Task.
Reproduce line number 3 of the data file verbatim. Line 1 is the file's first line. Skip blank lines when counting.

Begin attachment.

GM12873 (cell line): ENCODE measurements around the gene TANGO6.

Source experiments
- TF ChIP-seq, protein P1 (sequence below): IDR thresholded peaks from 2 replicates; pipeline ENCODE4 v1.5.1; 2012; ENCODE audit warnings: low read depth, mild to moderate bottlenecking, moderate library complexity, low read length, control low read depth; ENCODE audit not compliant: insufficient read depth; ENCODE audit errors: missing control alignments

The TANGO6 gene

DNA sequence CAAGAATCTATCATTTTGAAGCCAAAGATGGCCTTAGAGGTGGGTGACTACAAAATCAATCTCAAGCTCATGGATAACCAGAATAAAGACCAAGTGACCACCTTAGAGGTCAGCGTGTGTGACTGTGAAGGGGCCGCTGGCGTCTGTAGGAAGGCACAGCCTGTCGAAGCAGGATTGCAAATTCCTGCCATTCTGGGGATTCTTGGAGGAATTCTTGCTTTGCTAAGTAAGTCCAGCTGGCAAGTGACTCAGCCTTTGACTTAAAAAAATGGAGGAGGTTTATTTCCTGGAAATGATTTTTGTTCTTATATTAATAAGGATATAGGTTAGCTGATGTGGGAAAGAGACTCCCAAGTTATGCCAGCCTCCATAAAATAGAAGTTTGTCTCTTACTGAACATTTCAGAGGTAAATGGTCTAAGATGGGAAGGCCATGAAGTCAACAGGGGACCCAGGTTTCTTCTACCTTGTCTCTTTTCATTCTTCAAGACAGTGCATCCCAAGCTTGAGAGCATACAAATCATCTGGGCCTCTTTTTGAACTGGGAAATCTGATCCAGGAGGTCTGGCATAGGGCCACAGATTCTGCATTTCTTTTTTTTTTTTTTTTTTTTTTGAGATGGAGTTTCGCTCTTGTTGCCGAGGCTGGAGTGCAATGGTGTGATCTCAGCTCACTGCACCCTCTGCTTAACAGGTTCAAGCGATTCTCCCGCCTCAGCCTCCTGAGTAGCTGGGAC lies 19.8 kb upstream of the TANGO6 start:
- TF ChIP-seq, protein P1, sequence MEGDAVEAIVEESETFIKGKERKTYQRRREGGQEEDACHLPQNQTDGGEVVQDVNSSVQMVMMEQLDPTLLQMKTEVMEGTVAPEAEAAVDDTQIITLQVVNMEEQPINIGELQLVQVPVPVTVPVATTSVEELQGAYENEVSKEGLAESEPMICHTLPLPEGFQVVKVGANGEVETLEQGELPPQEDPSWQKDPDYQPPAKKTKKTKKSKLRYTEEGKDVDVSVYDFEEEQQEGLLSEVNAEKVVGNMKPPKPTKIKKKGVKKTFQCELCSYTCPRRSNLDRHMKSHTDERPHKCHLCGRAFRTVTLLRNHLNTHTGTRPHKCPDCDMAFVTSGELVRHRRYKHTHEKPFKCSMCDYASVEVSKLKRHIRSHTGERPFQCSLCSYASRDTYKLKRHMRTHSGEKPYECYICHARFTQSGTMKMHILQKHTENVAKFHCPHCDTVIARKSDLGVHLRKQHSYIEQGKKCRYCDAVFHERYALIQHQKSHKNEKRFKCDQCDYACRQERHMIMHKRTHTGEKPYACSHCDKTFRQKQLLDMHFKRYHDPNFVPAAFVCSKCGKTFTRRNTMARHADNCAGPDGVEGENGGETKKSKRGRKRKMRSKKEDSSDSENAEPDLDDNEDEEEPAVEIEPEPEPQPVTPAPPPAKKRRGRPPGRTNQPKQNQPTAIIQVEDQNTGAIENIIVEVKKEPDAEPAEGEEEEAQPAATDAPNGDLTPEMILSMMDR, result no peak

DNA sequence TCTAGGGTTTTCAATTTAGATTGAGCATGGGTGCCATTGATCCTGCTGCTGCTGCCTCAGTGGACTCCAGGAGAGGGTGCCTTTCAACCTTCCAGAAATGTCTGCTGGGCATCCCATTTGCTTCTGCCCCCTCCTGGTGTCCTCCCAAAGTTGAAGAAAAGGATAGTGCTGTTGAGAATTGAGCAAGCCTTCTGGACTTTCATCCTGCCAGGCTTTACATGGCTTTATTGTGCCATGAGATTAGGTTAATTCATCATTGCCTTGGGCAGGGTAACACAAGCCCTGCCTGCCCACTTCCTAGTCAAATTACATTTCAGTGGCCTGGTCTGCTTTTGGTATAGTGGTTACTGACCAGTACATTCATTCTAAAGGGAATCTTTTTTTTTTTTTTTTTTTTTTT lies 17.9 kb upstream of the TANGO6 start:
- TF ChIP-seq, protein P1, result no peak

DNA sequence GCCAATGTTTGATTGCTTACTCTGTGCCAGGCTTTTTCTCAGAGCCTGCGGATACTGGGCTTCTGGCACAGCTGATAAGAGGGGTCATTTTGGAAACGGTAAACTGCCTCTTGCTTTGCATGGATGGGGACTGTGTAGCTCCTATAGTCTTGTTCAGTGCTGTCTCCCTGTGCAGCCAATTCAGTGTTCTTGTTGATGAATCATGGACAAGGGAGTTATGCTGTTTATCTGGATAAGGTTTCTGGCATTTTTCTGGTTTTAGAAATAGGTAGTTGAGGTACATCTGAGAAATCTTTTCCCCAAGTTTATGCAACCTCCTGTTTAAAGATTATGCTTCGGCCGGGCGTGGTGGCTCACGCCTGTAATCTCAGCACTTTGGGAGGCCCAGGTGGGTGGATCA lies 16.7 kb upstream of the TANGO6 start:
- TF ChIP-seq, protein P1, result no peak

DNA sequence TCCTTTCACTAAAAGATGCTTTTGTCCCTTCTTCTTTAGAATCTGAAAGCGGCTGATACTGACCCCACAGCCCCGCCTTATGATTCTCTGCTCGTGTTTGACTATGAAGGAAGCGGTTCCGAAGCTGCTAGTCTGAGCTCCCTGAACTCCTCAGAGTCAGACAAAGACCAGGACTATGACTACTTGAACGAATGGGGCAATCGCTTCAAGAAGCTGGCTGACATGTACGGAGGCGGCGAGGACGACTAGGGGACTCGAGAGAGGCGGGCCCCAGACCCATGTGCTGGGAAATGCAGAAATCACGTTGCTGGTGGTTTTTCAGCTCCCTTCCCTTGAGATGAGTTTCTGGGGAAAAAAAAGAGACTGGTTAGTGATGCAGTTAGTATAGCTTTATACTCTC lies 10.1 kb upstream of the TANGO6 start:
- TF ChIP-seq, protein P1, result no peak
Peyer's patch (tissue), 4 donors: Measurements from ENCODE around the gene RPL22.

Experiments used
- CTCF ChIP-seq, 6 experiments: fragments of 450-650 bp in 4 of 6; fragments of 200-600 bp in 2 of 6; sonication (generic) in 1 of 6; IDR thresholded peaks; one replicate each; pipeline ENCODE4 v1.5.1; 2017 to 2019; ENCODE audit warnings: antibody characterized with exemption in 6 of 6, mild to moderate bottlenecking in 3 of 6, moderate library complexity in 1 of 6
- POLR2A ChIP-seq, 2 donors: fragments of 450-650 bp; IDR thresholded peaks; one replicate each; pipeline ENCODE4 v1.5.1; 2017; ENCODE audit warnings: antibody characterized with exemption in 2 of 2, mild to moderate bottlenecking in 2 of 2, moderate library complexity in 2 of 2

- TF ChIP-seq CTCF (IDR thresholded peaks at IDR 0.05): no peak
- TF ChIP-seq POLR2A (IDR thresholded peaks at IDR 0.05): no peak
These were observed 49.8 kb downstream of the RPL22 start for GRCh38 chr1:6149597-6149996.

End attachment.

- TF ChIP-seq, protein P1 (sequence below): IDR thresholded peaks from 2 replicates; pipeline ENCODE4 v1.5.1; 2012; ENCODE audit warnings: low read depth, mild to moderate bottlenecking, moderate library complexity, low read length, control low read depth; ENCODE audit not compliant: insufficient read depth; ENCODE audit errors: missing control alignments